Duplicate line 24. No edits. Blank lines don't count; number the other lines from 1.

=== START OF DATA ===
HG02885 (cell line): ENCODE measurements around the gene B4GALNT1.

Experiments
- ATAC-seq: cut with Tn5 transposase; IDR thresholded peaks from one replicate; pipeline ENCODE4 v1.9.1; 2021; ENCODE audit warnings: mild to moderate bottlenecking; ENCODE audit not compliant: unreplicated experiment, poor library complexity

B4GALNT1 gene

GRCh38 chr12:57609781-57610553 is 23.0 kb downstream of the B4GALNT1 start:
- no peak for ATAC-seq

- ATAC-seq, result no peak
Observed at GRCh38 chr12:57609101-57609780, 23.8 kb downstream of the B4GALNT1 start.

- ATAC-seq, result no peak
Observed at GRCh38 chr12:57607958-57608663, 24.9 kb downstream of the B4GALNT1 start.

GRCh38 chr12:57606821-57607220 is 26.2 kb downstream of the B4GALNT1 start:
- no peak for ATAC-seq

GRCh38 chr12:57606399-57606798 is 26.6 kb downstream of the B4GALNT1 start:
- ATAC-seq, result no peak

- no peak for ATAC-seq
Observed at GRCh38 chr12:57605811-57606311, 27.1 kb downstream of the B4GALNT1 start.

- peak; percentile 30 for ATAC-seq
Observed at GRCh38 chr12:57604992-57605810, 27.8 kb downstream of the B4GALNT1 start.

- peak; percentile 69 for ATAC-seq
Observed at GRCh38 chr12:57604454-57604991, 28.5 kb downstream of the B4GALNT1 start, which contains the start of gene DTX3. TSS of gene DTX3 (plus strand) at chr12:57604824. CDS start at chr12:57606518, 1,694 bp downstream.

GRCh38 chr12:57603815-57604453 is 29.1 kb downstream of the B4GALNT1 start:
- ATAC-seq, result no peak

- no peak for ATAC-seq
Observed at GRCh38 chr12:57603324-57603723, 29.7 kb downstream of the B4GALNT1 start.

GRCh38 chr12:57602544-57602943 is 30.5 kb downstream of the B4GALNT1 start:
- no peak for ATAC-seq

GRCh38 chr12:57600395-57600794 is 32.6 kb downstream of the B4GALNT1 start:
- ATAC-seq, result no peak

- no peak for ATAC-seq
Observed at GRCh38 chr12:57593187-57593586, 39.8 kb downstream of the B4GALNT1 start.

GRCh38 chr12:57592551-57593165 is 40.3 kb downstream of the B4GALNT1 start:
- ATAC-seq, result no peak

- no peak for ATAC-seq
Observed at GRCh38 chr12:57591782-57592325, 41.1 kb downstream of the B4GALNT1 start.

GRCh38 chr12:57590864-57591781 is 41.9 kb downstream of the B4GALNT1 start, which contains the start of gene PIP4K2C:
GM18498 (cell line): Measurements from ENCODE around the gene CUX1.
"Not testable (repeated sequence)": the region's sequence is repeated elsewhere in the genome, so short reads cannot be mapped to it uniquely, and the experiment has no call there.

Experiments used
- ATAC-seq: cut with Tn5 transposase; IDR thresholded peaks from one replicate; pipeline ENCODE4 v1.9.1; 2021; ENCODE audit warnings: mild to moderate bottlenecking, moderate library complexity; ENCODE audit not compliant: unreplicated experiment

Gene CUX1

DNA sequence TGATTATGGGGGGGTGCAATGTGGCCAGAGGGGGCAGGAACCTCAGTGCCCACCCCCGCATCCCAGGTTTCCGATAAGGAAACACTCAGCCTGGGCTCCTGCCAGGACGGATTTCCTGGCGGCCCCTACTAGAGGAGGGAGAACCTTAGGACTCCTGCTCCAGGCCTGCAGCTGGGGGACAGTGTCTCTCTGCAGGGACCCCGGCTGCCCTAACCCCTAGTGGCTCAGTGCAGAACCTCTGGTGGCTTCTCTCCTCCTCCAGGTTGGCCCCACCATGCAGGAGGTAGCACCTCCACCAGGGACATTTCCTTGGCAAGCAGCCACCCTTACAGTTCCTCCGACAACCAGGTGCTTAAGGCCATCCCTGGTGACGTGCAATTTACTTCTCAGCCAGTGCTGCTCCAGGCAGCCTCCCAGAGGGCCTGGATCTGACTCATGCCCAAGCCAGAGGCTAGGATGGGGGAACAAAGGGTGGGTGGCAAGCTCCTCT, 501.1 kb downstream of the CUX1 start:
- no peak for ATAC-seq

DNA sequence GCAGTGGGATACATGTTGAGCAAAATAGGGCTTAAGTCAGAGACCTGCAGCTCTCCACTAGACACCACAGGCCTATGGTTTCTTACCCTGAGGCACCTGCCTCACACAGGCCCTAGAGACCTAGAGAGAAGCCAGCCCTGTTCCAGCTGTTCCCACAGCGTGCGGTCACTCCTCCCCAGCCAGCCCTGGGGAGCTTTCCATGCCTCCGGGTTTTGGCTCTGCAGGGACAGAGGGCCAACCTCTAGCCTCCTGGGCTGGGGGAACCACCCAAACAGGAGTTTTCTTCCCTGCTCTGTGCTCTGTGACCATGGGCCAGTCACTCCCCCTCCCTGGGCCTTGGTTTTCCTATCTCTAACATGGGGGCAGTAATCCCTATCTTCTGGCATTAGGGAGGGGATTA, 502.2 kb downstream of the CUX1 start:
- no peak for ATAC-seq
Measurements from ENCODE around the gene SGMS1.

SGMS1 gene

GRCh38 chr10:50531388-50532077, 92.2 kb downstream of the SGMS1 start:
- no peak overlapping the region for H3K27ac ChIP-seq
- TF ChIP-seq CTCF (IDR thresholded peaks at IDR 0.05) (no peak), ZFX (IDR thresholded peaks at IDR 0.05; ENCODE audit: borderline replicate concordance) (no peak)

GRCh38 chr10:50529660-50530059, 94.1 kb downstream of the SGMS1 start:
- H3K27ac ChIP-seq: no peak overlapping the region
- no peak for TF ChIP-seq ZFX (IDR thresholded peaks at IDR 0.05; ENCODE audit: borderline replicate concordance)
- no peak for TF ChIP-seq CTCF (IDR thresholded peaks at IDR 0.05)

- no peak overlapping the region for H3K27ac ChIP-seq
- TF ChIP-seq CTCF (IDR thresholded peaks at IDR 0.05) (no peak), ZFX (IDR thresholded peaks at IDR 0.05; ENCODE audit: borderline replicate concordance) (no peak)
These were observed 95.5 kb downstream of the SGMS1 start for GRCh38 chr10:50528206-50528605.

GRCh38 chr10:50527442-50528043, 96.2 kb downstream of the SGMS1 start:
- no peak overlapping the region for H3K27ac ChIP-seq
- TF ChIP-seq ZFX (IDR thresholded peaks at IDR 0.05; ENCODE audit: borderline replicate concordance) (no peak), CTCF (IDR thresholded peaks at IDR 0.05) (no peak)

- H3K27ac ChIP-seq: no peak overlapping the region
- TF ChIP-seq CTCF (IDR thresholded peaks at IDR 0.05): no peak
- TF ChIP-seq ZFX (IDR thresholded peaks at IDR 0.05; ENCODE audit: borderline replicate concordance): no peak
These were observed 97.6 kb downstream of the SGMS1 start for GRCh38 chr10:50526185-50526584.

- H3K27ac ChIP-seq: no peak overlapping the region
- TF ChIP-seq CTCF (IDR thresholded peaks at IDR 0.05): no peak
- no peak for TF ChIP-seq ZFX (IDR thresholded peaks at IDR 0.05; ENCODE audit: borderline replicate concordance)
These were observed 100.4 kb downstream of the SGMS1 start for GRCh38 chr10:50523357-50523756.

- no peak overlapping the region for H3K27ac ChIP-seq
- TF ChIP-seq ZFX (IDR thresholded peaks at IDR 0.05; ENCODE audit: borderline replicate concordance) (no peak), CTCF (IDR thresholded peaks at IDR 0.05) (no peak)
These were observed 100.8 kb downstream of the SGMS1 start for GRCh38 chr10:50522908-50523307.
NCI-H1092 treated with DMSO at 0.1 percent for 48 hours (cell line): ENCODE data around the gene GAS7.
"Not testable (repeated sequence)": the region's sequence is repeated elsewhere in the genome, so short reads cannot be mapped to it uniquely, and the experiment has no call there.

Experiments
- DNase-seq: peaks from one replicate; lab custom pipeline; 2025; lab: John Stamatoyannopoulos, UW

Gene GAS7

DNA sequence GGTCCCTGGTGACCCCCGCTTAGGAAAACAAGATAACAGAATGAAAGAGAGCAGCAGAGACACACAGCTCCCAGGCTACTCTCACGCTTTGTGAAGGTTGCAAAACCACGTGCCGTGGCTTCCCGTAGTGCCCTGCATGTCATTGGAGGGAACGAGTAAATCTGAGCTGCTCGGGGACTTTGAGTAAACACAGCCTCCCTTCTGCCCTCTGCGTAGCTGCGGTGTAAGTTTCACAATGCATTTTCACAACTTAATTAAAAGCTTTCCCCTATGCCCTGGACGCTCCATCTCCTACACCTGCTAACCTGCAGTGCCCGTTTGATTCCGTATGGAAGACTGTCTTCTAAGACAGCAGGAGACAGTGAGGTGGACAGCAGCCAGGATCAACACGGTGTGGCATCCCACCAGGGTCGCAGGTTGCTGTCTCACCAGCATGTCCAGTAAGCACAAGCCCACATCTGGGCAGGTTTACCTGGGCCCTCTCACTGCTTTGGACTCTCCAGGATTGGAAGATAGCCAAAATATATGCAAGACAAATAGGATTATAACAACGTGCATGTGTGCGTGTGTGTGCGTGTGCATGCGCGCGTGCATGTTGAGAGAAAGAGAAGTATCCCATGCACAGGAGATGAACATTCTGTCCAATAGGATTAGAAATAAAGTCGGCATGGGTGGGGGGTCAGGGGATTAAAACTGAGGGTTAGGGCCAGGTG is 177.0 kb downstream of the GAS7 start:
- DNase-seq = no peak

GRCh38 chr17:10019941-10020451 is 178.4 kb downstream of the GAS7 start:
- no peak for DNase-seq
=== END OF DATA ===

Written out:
Observed at GRCh38 chr12:57603324-57603723, 29.7 kb downstream of the B4GALNT1 start.